The mill stands poised
like a fashion model,
displaying tones and textures
from Nature’s Collection.
Red pantiles drape the roof
with Madras cloth checks;
cornerstones seam sandstone walls
in shades of sorrel;
a skirt of grass borders the buildings
in a lush green velvet
polka-dotted with ducks.
A lamé pond shines like sequins in sun,
its silver surface slubbed
with the wake of waterfowl.
The mill wheel bobbin
purls water from the stream;
white cotton yarn unravels
from every paddle.
Beyond the drawn-thread fence,
is the corduroy of ploughed fields:
light and shadow ruffle the nap
into ripples of russet and chestnut.
Above, doves are appliquéd
on sky’s azure bunting,
pin feathers pointing to Phantassie
Excerpts from this poem have just been used in the most recent guidebook for the Mill, produced the National Trust for Scotland (May 2012)
Cancer’s a queer fish:
anaemic amoeba endlessly mutating;
puffer-fish growths bloated with poison;
or shoals of cells
that prowl like piranhas
stripping my health in their feeding frenzy.
But attitude can attack back,
till I’m the dolphin swimming free
from this sea
I’ll trawl my system,
catching cancers and fears,
netting them to wriggle and squirm:
I’m the dolphin swimming free.
Modern medicine may have me filleted,
canned and processed,
pumped full of additives –
but the rest is up to me...
I’m the dolphin swimming free.
Dread might dorsal my spine,
tears flood my face with brine
but I... CAN... DO... THIS...
I am the dolphin swimming free.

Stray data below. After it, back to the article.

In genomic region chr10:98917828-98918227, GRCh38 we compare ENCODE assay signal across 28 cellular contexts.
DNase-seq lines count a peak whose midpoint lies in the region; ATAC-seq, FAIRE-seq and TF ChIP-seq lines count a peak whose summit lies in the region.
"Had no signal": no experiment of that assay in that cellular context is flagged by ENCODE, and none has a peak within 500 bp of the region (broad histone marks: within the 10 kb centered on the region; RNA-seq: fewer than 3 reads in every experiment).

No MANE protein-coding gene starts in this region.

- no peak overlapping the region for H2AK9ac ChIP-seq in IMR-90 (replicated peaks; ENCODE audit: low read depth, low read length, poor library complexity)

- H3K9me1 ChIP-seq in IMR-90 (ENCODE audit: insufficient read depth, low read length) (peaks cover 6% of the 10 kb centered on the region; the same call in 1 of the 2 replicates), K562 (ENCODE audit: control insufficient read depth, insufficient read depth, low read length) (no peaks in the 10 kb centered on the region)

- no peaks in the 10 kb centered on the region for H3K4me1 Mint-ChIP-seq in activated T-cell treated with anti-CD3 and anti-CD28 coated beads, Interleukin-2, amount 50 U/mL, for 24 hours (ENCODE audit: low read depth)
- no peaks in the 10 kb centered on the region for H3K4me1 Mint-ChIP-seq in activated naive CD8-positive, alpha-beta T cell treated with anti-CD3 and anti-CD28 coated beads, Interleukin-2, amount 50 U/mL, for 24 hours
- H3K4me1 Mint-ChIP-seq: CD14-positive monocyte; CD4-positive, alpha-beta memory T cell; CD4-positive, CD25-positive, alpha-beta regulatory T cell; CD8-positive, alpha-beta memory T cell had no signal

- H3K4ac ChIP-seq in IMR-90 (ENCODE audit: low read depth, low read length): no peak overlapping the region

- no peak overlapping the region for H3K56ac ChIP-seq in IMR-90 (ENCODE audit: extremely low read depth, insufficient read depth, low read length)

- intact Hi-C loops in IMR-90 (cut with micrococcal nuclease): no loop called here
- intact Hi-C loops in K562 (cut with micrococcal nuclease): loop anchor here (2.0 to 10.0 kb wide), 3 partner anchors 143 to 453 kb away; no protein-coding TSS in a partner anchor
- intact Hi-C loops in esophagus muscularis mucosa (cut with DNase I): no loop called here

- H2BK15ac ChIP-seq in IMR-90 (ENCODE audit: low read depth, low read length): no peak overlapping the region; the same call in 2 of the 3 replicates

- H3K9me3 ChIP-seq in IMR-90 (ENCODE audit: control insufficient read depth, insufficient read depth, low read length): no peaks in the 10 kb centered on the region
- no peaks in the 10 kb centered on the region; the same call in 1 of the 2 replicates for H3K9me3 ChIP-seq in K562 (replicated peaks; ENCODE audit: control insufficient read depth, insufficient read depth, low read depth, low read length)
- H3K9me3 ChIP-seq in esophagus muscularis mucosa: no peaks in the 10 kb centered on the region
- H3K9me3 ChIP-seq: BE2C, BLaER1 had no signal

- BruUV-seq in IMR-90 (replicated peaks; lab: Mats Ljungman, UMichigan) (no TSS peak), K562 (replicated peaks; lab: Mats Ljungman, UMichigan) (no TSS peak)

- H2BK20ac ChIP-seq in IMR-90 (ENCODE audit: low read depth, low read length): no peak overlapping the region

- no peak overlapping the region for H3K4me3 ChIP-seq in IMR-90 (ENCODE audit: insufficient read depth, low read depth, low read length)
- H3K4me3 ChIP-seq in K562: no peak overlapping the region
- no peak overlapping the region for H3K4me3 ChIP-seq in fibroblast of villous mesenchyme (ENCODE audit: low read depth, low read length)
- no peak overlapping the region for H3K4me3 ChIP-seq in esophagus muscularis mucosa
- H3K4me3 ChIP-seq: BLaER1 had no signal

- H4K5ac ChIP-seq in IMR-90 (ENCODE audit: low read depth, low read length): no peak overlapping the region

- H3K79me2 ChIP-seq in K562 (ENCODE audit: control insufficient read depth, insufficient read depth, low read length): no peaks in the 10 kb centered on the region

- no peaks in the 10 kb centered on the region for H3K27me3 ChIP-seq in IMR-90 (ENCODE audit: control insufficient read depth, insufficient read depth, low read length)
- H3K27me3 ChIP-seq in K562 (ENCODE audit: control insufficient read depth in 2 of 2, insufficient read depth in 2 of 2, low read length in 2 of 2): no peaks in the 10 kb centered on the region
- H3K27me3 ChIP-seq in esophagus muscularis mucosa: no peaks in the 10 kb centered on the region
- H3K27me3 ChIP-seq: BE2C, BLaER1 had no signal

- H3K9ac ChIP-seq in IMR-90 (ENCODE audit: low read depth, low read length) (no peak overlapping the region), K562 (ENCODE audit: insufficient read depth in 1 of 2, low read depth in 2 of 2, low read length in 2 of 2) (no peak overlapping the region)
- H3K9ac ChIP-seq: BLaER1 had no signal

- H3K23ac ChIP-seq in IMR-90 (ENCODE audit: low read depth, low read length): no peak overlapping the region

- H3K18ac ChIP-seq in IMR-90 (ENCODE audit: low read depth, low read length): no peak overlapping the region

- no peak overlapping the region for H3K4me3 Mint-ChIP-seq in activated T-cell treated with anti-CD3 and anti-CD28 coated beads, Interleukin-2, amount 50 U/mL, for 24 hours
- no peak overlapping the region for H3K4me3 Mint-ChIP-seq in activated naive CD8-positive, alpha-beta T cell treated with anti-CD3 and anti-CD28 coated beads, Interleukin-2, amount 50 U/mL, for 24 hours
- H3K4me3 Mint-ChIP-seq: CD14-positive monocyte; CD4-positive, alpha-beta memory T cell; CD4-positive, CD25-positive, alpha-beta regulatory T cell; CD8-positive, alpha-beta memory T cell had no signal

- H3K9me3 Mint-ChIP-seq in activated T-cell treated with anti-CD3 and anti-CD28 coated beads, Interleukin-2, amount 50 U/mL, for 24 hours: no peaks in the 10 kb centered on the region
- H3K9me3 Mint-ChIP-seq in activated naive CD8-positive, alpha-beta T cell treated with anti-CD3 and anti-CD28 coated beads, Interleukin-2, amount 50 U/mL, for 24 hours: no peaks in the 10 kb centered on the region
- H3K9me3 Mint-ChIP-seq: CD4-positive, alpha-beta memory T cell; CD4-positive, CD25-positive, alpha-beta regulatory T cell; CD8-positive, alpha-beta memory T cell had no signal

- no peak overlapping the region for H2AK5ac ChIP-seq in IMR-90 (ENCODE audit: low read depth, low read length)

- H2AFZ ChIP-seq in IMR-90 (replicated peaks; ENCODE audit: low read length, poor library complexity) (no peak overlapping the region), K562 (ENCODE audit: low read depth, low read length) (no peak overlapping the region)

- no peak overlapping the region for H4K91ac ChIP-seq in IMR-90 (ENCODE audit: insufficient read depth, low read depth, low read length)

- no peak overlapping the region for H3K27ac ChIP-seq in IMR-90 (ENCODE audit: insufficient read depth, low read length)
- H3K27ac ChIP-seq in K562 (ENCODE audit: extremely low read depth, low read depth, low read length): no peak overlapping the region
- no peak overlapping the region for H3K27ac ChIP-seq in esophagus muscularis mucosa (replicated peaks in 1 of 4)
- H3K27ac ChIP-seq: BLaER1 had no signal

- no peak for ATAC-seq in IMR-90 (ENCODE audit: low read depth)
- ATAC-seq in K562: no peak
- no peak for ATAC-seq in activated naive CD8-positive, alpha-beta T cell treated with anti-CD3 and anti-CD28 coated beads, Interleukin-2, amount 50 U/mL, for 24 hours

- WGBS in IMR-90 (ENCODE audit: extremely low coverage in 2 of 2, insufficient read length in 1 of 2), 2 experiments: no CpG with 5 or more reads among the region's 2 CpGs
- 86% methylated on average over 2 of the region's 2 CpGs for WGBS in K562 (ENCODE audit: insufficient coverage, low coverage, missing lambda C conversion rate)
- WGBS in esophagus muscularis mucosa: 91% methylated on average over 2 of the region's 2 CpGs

This poem has appeared in Reach Poetry Magazine and in a number of different anthologies and magazines subsequently. Its most recent outing is in Soul Feathers, a beautiful anthology of poems raising money for Macmillan Cancer Support. You can buy it on Amazon.
Sun bores through a seam of dense cloud
until it reaches sea, drills through ice-blue water,
filling the hole with so much gold
it overflows, an ever-widening puddle
that slowly sinks and drains
as the sides cave in under the force of cumulus.
Wind is a blunt chisel, chipping the waves,
revealing striations that glitter with pyrites,
their false promise soon buried beneath
shale shadows that clog the surface.
Sunset dribbles from a crack in the cloud face,
then gushes in a copper spray
that twists and coils as if alive,
before seeping away, its power spent.
The watcher is left to fossick for opalescent light,
last twists of apricot and rose flickering against the blue
that deepens slowly to coal.
Inspired by watching the sun on the sea at Portpatrick, on the Mull of Galloway.This poem has been published in The Fireside Book, produced by D C Thomson
This was Rowena's first collection, which came out in 2004.
It is available to purchase through the Makar Bookshop on this website at a cost of £7.99, which includes free postage and packaging anywhere in the UK (and for a small additional sum for foreign buyers).
Please note, if you have any difficulties with the bookshop then simply drop us an email and we can invoice you directly using PayPal.
This was Rowena's first pamphlet, which came out in 2008
It is available to purchase through the Makar Bookshop on this website at a cost of £5, which includes free postage and packaging anywhere in the UK (and for a small additional sum for foreign buyers). Please note, if you have any difficulties with the bookshop then simply drop us an email and we can invoice you directly using PayPal.
You'll find it in the 'Poetry Pamphlets (assorted)' section - just select Comin Oot in the Wash from the drop down menu at the bottom then click add to cart.